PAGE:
Bernadette in the New England Wood

Depending on the time of year you see them, Connecticut's Litchfield Hills are either serene or spectacular.

In spring and summer, the hills form honor guards of thick greenery punctuated by the occasional New England town in a valley. In autumn, the Route 8 corridor is swathed in the brilliant oranges, green-yellows and reds of the region's famous fall foliage. Winter's whites completely re-paint the scenery so that formerly obscured rock outcroppings come into beautiful, blanketed view.

In other words, no matter the season, it's a perfect place for a shrine. And Lourdes in Litchfield is, in the humble estimation of this proud Connecticut native, a near-perfect shrine — especially on Feb. 11, the day of Bernadette's initial encounter with the Blessed Mother and the feast of Our Lady of Lourdes. I'm not alone: An average of 30,000 pilgrims and visitors make their way into this spot in the woods each year.

The Montfort Missionaries bought the 150-acre property on which the shrine now sits in 1947 in order to build a seminary. They turned a section of the grounds into a farm; two of the Montfort Brothers came from Italy to grow the vegetables and tend the animals.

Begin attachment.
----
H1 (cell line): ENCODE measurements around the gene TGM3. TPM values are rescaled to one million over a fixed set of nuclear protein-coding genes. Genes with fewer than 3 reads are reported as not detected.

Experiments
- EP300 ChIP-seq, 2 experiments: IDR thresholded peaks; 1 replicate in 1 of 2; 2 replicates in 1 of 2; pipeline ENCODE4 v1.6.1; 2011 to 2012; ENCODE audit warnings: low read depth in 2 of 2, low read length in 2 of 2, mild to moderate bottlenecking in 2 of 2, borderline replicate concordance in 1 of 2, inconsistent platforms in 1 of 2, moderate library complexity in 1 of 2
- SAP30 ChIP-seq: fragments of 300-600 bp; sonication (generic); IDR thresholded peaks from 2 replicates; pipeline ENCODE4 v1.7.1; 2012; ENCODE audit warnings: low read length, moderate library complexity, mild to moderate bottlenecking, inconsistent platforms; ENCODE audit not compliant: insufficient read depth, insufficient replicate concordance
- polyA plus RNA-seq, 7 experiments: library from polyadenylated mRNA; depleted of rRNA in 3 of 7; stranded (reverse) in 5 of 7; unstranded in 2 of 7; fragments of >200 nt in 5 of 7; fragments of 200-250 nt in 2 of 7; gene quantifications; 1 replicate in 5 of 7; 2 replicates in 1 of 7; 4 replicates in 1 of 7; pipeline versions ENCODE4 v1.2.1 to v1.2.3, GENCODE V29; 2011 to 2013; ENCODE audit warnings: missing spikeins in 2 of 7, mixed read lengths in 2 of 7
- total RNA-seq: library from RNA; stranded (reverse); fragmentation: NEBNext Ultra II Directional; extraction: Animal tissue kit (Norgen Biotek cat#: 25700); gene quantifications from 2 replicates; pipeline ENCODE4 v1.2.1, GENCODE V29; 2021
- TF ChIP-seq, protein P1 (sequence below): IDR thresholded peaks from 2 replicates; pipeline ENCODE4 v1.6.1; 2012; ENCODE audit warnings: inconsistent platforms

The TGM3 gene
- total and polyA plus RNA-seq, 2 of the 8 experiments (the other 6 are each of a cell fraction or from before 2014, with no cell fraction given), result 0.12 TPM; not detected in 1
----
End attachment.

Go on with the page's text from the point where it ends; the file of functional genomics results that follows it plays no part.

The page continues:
In 1954, during the centenary of the declaration of the Immaculate Conception, the idea to build the shrine was planted. The two farmers, Brother Alfonso and Brother Gabriel, then set to work on it in a way that's become legendary.

“The plans of the grotto were a picture-postcard of Lourdes nailed to a tree,” says Father Gene Lynch, one of the three Monfort missionaries who staff the shrine today.

Using army-surplus equipment, bulldozer and truck, the brothers turned the local fieldstone into a beautiful replica of the grotto in Lourdes. They had plenty of help from Montfort seminarians and local artisans. With the grotto at the foot of a hill, they carved out a trail for the Way of the Cross that wends up and around the woodland summit like a crown. Today, the sylvan pathway winding to each of the sculpted-silver stations is paved. A practically continuous canopy of trees forms this part of this “church without walls.”